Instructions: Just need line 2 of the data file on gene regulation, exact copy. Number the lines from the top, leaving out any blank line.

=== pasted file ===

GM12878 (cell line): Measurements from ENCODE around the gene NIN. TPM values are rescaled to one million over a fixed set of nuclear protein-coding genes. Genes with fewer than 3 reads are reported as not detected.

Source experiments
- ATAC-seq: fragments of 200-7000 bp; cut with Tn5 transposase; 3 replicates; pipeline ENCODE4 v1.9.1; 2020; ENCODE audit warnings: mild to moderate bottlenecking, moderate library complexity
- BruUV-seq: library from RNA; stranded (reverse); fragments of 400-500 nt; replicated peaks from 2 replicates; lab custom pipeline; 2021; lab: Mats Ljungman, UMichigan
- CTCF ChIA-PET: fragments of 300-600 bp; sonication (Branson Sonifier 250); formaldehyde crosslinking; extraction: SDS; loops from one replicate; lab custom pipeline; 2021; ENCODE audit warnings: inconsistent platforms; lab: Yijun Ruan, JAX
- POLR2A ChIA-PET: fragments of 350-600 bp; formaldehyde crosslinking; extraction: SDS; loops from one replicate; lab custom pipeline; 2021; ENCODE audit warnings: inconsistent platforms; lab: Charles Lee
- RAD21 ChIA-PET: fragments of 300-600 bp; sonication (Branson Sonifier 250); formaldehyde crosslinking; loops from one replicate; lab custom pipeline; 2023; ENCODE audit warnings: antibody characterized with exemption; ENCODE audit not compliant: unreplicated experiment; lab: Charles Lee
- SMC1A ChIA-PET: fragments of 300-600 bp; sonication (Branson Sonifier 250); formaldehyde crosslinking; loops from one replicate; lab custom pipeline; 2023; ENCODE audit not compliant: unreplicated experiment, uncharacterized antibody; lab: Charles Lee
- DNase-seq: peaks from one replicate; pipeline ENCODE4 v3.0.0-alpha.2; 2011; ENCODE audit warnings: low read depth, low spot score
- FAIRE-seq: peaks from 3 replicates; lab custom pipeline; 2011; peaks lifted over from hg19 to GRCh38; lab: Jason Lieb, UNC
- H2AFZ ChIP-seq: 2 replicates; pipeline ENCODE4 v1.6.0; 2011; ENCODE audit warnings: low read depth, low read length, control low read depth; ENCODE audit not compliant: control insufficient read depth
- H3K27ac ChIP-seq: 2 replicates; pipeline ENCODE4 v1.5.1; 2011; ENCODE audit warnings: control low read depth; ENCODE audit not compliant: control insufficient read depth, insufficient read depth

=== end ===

Source experiments